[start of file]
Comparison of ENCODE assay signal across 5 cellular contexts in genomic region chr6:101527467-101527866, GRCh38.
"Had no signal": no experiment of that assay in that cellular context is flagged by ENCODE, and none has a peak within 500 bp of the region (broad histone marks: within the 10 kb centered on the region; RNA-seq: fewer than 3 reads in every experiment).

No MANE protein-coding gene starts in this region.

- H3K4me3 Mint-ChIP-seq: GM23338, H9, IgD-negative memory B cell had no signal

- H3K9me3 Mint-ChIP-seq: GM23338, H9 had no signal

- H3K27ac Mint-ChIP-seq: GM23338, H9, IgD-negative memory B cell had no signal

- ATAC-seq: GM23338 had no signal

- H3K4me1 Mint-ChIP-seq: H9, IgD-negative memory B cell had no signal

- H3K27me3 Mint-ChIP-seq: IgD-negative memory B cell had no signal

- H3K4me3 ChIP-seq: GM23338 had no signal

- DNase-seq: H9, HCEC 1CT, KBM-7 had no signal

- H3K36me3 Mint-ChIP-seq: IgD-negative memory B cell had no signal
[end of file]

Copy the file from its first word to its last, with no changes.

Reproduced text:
Comparison of ENCODE assay signal across 5 cellular contexts in genomic region chr6:101527467-101527866, GRCh38.
"Had no signal": no experiment of that assay in that cellular context is flagged by ENCODE, and none has a peak within 500 bp of the region (broad histone marks: within the 10 kb centered on the region; RNA-seq: fewer than 3 reads in every experiment).

No MANE protein-coding gene starts in this region.

- H3K4me3 Mint-ChIP-seq: GM23338, H9, IgD-negative memory B cell had no signal

- H3K9me3 Mint-ChIP-seq: GM23338, H9 had no signal

- H3K27ac Mint-ChIP-seq: GM23338, H9, IgD-negative memory B cell had no signal

- ATAC-seq: GM23338 had no signal

- H3K4me1 Mint-ChIP-seq: H9, IgD-negative memory B cell had no signal

- H3K27me3 Mint-ChIP-seq: IgD-negative memory B cell had no signal

- H3K4me3 ChIP-seq: GM23338 had no signal

- DNase-seq: H9, HCEC 1CT, KBM-7 had no signal

- H3K36me3 Mint-ChIP-seq: IgD-negative memory B cell had no signal